Wednesday, December 31, 2008

Voodoo Doughnut

My time in Portland ended better than it began. The snow finally melted (off the roads, anyway), and that enabled me to get out and visit friends, do a little shopping, and patronize the world-famous Voodoo Doughnut & Wedding Chapel, where I enjoyed a Bacon Maple Bar. It was my first time to Voodoo Donut, but it won't be the last. Two and a half minutes:

Want more? Here's a 6-minute video that profiles several of the classics, including the late, lamented Nyquil and Pepto-Bismol Donuts:

Friday, December 26, 2008

Plants Have Rights, Too (?)

When I was a kid, we were told that houseplants would grow better if we would talk to them nicely, but this is getting ridiculous. Back in October, the Wall Street Journal ran a feature that aptly illustrates how far environmentalist nonsense can go. If anyone wonders why I've railed so often against global warming pseudo-science, it's because, left unchecked, we'll end up degrading the primacy of mankind by emphasizing the "rights" of rivers, plants, and for all I know, toenail fungus.

Judge for yourself. Here's an abridged version of the article, which you should be able to read in its entirety here.

OCTOBER 10, 2008
Switzerland's Green Power Revolution: Ethicists Ponder Plants' Rights
Who Is to Say Flora Don't Have Feelings? Figuring Out What Wheat Would Want

ZURICH -- For years, Swiss scientists have blithely created genetically modified rice, corn and apples. But did they ever stop to consider just how humiliating such experiments may be to plants?

That's a question they must now ask. Last spring, this small Alpine nation began mandating that geneticists conduct their research without trampling on a plant's dignity.

"Unfortunately, we have to take it seriously," Beat Keller, a molecular biologist at the University of Zurich. "It's one more constraint on doing genetic research."

Dr. Keller recently sought government permission to do a field trial of genetically modified wheat that has been bred to resist a fungus. He first had to debate the finer points of plant dignity with university ethicists. Then, in a written application to the government, he tried to explain why the planned trial wouldn't "disturb the vital functions or lifestyle" of the plants. He eventually got the green light.

The rule, based on a constitutional amendment, came into being after the Swiss Parliament asked a panel of philosophers, lawyers, geneticists and theologians to establish the meaning of flora's dignity.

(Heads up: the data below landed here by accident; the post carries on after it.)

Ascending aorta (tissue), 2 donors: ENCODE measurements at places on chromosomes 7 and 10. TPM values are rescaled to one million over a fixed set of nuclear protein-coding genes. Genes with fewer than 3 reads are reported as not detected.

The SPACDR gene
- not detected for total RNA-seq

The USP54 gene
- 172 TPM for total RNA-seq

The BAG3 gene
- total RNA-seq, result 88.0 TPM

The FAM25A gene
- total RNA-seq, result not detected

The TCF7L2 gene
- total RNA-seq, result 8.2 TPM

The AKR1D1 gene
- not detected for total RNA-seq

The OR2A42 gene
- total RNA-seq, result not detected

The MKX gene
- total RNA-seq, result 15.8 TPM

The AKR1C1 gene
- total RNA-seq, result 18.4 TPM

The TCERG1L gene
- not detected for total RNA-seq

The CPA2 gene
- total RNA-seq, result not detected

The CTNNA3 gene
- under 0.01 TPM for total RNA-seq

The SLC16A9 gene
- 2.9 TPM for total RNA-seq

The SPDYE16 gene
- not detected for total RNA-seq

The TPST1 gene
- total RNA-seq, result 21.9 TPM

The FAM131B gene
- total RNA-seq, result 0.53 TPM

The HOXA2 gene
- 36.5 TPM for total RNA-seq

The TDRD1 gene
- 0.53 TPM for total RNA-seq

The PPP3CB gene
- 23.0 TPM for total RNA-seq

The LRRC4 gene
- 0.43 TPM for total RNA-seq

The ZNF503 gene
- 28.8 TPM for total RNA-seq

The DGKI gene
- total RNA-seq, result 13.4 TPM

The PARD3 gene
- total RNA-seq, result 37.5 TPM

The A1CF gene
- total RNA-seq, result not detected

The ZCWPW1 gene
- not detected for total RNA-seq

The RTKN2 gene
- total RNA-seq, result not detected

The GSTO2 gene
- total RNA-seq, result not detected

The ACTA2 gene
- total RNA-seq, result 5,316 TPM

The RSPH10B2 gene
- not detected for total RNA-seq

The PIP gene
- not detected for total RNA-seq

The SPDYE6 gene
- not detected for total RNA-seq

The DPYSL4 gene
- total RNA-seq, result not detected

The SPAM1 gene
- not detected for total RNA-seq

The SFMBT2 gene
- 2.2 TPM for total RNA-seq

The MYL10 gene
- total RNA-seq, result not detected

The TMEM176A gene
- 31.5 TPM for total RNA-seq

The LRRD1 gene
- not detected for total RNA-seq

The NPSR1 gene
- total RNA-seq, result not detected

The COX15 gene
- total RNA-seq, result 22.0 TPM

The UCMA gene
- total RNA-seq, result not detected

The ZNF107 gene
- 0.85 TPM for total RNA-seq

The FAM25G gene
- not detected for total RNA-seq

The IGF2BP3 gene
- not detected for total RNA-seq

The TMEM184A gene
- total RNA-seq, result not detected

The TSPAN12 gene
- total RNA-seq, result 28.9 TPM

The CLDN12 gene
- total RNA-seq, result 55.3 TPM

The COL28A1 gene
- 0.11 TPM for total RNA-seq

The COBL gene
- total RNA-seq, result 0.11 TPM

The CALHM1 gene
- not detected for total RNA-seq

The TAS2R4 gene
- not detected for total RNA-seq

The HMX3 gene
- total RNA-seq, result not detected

"We couldn't start laughing and tell the government we're not going to do anything about it," says Markus Schefer, a member of the ethics panel and a professor of law at the University of Basel. "The constitution requires it."

In April, the team published a 22-page treatise on "the moral consideration of plants for their own sake." It stated that vegetation has an inherent value and that it is immoral to arbitrarily harm plants by, say, "decapitation of wildflowers at the roadside without rational reason."

On the question of genetic modification, most of the panel argued that the dignity of plants could be safeguarded "as long as their independence, i.e., reproductive ability and adaptive ability, are ensured." In other words: It's wrong to genetically alter a plant and render it sterile.

Many scientists interpret the dignity rule as applying mainly to field trials like Dr. Keller's, but some worry it may one day apply to lab studies as well. Another gripe: While Switzerland's stern laws defend lab animals and now plants from genetic tweaking, similar protections haven't been granted to snails and drosophila flies, which are commonly used in genetic experiments.

It also begs an obvious, if unrelated question: For a carrot, is there a more mortifying fate than being peeled, chopped and dropped into boiling water?

"Where does it stop?" asks Yves Poirier, a molecular biologist at the laboratory of plant biotechnology at the University of Lausanne. "Should we now defend the dignity of microbes and viruses?"


Several years ago, when Christof Sautter, a botanist at Switzerland's Federal Institute of Technology, failed to get permission to do a local field trial on transgenic wheat, he moved the experiment to the U.S. He's too embarrassed to mention the new dignity rule to his American colleagues. "They'll think Swiss people are crazy," he says.

Defenders of the law argue that it reflects a broader, progressive effort to protect the sanctity of living things. Last month, Switzerland granted new rights to all "social animals." Prospective dog owners must take a four-hour course on pet care before they can buy a canine companion, while anglers must learn to catch fish humanely. Fish can't be kept in aquariums that are transparent on all sides. The fish need some shelter. Nor can goldfish be flushed down a toilet to an inglorious end; they must first be anesthetized with special chemicals, and then killed.


Dr. Keller in Zurich has more mundane concerns. He wants to breed wheat that can resist powdery mildew. In lab experiments, Dr. Keller found that by transferring certain genes from barley to wheat, he could make the wheat resistant to disease.

When applying for a larger field trial, he ran into the thorny question of plant dignity. Plants don't have a nervous system and probably can't feel pain, but no one knows for sure. So Dr. Keller argued that by protecting wheat from fungus he was actually helping the plant, not violating its dignity -- and helping society in the process.

One morning recently, he stood by a field near Zurich where the three-year trial with transgenic wheat is under way. His observations suggest that the transgenic wheat does well in the wild. Yet Dr. Keller's troubles aren't over.

In June, about 35 members of a group opposed to the genetic modification of crops, invaded the test field. Clad in white overalls and masks, they scythed and trampled the plants, causing plenty of damage.

"They just cut them," says Dr. Keller, gesturing to wheat stumps left in the field. "Where's the dignity in that?"

Want more? Here's an official document from the (Swiss) Federal Ethics Committee on Non-Human Biotechnology, with the subtitle, "Moral Consideration of Plants for their Own Sake." If you can read it without incredulity, then you are the kind of person who scares me.